Not that Hamilton-Paterson is any sort of apologist for the regime, but he feels that the rise and decline of Marcos constitutes a complex and hitherto-untold story, stretching from the web of family and friendship ties that is Filipino society to the controlling hand of US regional hegemony.
Hamilton-Paterson tells Marcos’s story from a Filipino perspective, constantly cutting away from the narrative to consider how events at the centre of power affected the people in whose name Marcos claimed to act. This is a sensible way to examine the career of a self-declared populist and nationalist, which ensures that the reader keeps in mind the social as well as political context. And it shows clearly how Marcos was not some aberration or hiatus in an otherwise pristine democratic system. He was the product of a network of oligarchy, patronage, cronyism and corruption that pre-dated him and which continues to this day; what Hamilton-Paterson calls ‘the perennial shenanigans of Manila’s governmental élite’. In cataloguing the grotesque excesses and violence of the Marcos years – which the author in no way tries to excuse – he is surely right to question whether Marcos deserves his uniquely demonized status, especially given the antics of other of the US’s ‘regional strongmen’.
James Hamilton-Paterson is a superb prose stylist and this book is meticulously researched. And who could argue with his conclusion that ‘the United States had always been recognized as the power behind the throne in the Philippines; the withdrawal of that support changed little except the incumbent. The power remained’?
directed by Vincente Aranda
(distributed by Sogepac International and Mongrel Media)
Vincente Aranda’s Libertarias opens in the euphoria of the Spanish revolution. In July, 1936 the anarchist-controlled towns and cities of Catalonia attempted to overthrow centuries of history. Barcelona, in particular, was the centre for massive and heroic efforts to sweep away old economic, political and religious traditions. Churches burned, factories were reorganized on egalitarian principles, committees of workers and peasants struggled to build a new society without bosses, without landowners, even without money.
Maria, a young, sheltered and very innocent nun flees from her convent straight into the lair of a whorehouse. Then in quick succession the prostitutes are freed by a women’s militia, which rushes into Barcelona to join the Republican army marching toward the Fascist lines.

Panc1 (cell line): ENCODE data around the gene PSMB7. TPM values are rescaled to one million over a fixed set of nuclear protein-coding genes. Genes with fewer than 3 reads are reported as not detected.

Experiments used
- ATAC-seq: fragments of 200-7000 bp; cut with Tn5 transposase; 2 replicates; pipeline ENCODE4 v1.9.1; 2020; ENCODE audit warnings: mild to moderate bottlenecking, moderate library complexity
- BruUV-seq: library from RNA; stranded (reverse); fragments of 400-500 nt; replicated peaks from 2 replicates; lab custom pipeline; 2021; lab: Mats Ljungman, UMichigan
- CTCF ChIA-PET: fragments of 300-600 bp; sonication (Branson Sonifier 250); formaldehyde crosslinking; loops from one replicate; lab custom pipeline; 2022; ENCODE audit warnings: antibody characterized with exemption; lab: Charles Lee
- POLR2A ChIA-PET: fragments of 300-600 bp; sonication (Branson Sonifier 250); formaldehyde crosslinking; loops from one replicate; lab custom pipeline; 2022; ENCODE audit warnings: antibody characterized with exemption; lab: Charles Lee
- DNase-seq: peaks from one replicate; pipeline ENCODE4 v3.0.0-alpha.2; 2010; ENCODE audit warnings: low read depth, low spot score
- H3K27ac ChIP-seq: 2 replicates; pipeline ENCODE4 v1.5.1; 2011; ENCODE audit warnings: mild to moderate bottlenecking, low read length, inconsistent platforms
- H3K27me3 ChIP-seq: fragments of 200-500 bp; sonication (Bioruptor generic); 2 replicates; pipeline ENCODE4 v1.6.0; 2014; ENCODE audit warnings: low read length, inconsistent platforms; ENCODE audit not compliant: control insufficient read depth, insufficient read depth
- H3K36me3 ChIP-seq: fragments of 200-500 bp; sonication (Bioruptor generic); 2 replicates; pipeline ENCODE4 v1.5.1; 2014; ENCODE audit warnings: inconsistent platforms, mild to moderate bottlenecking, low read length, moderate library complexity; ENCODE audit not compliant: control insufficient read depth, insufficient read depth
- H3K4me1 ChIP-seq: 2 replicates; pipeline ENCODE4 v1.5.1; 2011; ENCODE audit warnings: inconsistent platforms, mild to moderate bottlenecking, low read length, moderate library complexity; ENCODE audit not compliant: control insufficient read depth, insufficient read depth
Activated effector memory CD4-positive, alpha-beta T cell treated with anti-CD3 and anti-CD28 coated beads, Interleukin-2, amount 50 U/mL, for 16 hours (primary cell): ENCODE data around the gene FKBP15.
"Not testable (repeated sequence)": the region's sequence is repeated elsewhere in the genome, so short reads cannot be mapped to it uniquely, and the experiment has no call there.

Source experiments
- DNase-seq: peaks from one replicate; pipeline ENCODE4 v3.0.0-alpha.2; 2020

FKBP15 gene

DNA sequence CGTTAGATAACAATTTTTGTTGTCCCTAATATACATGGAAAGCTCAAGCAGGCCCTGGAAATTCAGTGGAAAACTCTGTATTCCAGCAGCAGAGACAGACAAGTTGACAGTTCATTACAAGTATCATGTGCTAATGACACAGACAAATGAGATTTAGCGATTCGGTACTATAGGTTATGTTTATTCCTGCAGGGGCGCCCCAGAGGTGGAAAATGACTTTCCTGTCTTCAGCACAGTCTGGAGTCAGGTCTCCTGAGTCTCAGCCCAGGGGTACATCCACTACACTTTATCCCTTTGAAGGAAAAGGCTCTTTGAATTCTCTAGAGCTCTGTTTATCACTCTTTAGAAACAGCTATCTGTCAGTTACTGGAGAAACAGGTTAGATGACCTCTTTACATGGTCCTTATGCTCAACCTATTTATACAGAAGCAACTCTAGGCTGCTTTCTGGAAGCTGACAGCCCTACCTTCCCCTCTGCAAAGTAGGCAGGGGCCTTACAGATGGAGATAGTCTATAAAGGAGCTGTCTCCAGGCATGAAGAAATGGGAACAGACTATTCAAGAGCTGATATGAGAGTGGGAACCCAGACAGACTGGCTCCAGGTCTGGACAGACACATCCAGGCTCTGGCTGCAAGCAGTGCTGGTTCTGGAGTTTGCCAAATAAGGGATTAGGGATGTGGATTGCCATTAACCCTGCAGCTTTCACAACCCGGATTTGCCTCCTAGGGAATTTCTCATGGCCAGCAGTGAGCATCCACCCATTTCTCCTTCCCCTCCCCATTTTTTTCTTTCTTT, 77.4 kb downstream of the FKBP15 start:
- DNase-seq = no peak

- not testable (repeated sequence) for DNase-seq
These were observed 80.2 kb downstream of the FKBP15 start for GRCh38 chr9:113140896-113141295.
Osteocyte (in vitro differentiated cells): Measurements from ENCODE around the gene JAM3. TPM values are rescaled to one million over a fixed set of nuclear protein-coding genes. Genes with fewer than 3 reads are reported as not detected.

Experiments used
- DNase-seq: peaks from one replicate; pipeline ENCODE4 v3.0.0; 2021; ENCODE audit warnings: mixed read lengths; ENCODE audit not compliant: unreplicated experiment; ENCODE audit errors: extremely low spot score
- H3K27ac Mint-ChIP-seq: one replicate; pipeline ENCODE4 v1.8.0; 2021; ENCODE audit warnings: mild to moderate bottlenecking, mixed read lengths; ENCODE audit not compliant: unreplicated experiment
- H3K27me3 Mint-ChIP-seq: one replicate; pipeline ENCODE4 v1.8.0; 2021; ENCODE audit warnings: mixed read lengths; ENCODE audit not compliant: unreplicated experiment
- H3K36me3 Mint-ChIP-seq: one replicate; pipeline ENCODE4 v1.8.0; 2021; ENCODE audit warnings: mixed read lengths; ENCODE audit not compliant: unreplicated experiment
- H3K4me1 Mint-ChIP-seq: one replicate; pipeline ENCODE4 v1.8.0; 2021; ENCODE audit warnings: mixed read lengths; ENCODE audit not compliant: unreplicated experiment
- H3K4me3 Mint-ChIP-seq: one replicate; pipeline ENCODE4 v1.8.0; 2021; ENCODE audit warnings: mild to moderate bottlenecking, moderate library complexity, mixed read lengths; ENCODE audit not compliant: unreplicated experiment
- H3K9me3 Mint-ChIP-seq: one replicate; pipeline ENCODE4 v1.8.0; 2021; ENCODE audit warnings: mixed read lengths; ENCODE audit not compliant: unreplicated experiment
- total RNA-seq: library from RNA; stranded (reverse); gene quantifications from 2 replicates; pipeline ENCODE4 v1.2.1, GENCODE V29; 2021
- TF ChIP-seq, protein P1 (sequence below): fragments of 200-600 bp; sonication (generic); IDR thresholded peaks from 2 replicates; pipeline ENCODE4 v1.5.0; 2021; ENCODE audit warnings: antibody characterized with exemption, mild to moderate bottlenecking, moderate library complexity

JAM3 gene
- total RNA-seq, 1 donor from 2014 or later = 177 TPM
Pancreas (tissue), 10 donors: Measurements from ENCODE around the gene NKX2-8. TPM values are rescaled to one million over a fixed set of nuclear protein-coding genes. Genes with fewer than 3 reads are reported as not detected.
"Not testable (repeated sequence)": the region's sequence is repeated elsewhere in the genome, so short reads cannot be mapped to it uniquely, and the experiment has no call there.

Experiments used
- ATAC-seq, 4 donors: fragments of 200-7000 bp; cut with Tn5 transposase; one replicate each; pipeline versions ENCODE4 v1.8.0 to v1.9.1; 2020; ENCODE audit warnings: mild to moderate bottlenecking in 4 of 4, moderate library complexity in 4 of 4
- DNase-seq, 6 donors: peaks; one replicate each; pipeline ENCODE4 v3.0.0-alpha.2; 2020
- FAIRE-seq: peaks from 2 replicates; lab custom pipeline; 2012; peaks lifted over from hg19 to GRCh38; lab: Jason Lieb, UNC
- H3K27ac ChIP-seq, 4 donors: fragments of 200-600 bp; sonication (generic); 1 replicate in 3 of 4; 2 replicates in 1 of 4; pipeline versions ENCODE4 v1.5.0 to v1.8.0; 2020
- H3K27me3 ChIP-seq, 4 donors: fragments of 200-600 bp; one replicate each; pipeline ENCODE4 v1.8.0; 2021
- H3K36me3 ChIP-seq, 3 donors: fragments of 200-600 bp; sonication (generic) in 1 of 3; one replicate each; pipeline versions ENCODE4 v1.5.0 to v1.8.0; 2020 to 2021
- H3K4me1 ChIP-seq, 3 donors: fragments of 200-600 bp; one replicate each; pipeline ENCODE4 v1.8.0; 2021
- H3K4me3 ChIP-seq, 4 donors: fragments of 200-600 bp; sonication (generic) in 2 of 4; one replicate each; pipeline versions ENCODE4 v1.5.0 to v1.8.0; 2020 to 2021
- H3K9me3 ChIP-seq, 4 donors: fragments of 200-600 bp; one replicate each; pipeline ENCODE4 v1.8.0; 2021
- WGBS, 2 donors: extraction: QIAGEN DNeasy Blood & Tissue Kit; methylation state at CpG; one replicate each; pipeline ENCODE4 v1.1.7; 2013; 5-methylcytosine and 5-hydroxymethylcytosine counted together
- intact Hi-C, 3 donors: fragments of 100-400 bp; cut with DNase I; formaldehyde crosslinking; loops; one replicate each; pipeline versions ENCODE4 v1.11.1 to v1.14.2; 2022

It’s early days. Anarchist and socialist groups career along the streets in triumph. Even the barbers have a new organization, marching through the city declaring its presence. The women’s militia have seized the opportunity to create a space within the revolution to fight the centuries-old patriarchy. They refuse to play second fiddle, and see no need to be integrated into a regular army.
Libertarias features three of Spain’s leading actors – and Victoria Abril, especially, creates a memorable character as the spiritualist militia fighter. As the story unfolds, her change from whimsical optimist to a grotesque speaker-in-tongues, possessed by a man’s voice-of-doom, echoes the tragic story as a whole. As the war progresses the women are betrayed, taken over by the male-dominated revolution.
Aranda tells a compelling story, with characters so full and engaging that you can almost forget the awful ending to the war. But the film also contains some serious flaws. Its plotting creates large gaps and several undeveloped incidents – as if the film were originally much longer and chunks of story got dropped in the editing. The young nun’s transformation from devout believer to militia fighter quoting Bakunin and Kropotkin seems contrived. Most disappointing is the way that the film uses Moroccan mercenaries to signify barbaric villains: surely the Spanish-grown Fascists committed atrocities enough. Throughout the war both sides used foreign troops as volunteers and paid mercenaries. For the film to set up the Moroccans as the women’s attackers seems racist and a political cheat. It’s as if the filmmakers, in a mood of present-day reconciliation, want to overlook the Spanish cruelties of the war and displace them on to foreigners. A pity that a film clearly made to raise consciousness and present a new interpretation on the war adds an additional sour element to an already tragic story.
Homebeats: Struggles for racial justice
by The Institute for Race Relations (CD-ROM, ISBN 0 85001 052 7)